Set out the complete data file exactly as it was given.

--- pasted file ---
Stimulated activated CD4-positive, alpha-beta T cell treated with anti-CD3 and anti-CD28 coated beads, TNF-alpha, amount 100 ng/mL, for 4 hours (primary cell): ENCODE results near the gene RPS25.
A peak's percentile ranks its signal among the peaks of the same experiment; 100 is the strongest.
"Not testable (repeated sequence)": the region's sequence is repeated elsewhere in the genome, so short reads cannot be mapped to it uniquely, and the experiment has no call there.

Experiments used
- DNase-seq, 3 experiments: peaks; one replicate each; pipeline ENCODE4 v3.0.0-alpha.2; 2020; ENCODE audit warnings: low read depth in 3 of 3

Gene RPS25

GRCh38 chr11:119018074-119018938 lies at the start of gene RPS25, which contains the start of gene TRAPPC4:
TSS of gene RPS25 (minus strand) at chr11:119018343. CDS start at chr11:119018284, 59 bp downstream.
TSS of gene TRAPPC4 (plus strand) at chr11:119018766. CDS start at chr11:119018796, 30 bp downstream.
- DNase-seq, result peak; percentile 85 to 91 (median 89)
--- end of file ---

Stimulated activated CD4-positive, alpha-beta T cell treated with anti-CD3 and anti-CD28 coated beads, TNF-alpha, amount 100 ng/mL, for 4 hours (primary cell): ENCODE results near the gene RPS25.
A peak's percentile ranks its signal among the peaks of the same experiment; 100 is the strongest.
"Not testable (repeated sequence)": the region's sequence is repeated elsewhere in the genome, so short reads cannot be mapped to it uniquely, and the experiment has no call there.

Experiments used
- DNase-seq, 3 experiments: peaks; one replicate each; pipeline ENCODE4 v3.0.0-alpha.2; 2020; ENCODE audit warnings: low read depth in 3 of 3

Gene RPS25

GRCh38 chr11:119018074-119018938 lies at the start of gene RPS25, which contains the start of gene TRAPPC4:
TSS of gene RPS25 (minus strand) at chr11:119018343. CDS start at chr11:119018284, 59 bp downstream.
TSS of gene TRAPPC4 (plus strand) at chr11:119018766. CDS start at chr11:119018796, 30 bp downstream.
- DNase-seq, result peak; percentile 85 to 91 (median 89)